Saturday, July 16, 2022

Remembering Celia Cruz 19 years after her passing, and setting the record straight on the Smithsonian's omissions about her life

 "Forgiving is not forgetting. Forgiving is remembering without pain." - Celia Cruz

Celia Cruz October 21, 1925 – July 16, 2003
Edited version taken from Center for a Free Cuba's CubaBrief.

Úrsula Hilaria Celia de la Caridad Cruz Alfonso, better known as Celia Cruz, died 19 years ago on July 16, 2003, she was 77 years old, and across the world millions mourned her passing. Waves of grief were especially felt in Miami, Florida and Hoboken, New Jersey, both containing large Cuban exile communities. 
I too mourned her passing, and grieved that she had never been able to return to her homeland because of a cruel and despotic dictatorship. 
Although she was a resident of New Jersey Celia spent a lot of time in Miami, and I had seen her around town over the years, and when I graduated from FIU in 1992 she was awarded an honorary degree along with President George H.W. Bush. 
Celia Cruz, President Bush, and Modesto Maidique at FIU graduation in 1992
Will never forget President Bush's look of surprise when she grabbed him in a bear hug  or how the crowd of students went wild when she shouted "Azucar" in the midst of the graduation ceremony. She had also received honorary degrees from Yale and the University of Miami.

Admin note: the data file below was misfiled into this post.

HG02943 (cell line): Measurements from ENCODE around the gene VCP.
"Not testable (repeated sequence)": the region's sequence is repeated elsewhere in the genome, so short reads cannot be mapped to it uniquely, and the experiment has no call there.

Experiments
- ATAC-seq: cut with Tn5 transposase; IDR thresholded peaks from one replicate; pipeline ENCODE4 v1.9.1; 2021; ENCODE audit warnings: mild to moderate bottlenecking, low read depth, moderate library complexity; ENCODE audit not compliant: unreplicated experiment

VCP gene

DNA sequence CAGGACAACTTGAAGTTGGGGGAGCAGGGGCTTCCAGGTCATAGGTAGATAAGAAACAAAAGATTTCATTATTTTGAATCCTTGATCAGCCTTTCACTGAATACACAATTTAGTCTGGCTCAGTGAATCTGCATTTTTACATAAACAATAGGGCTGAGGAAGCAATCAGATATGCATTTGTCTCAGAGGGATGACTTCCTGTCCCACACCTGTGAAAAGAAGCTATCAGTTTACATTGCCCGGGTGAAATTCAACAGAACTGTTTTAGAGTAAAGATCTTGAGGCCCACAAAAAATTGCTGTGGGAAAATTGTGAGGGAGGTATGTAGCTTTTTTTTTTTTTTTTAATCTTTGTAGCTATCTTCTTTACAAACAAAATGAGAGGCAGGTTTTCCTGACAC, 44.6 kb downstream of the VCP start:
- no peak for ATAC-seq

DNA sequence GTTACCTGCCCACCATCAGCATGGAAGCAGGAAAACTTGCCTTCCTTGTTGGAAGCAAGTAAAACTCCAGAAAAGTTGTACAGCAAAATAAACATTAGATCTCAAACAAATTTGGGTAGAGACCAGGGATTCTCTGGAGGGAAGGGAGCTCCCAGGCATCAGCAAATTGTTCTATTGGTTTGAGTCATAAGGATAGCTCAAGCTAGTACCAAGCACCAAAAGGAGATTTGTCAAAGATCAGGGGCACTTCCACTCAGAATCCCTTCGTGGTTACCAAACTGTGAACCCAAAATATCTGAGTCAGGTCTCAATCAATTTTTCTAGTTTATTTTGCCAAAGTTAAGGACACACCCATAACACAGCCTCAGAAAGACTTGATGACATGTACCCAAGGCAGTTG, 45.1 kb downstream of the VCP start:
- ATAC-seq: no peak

Mourning for Celia was nearly universal, except in her homeland Cuba where official media printed a small note on her passing recognizing Celia as an “important Cuban performer who popularized our country’s music in the United States,” it went on to say that “during the last four decades, she was systematically active in campaigns against the Cuban revolution generated in the United States.”
Sadly, the reason for the Castro regime's hostility towards Celia Cruz, her refusal to bow to Fidel Castro, her legacy defending freedom of expression, and the high price she paid is absent from a March 5, 2020 video by the Smithsonian Institution titled "Why Is Celia Cruz Called the Queen of Salsa? #BecauseOfHerStory.
Ariana A. Curtis, curator at the Smithsonian’s National Museum of African American History and Culture is interviewed by a student identified as Mincy that omits key parts of Celia's history conflating her with the immigration experience in America, when she was a Cuban Exile barred by the Castro dictatorship from returning to her homeland, and her music banned to the present day in Cuba. This is the portion of the interview that describes her departure from Cuba:
   "Ariana A. Curtis: Because especially during the early 1960s when she left, that was right after the Cuban Revolution, you know. And so, Cuba was in the news a lot about politics, and about socialism, and about military things. But she really wanted to be able to show this "other side" of Cuba, right. The arts and culture side. And so, she definitely used her style, sort of like satin dresses with the ruffles, and like these long trains.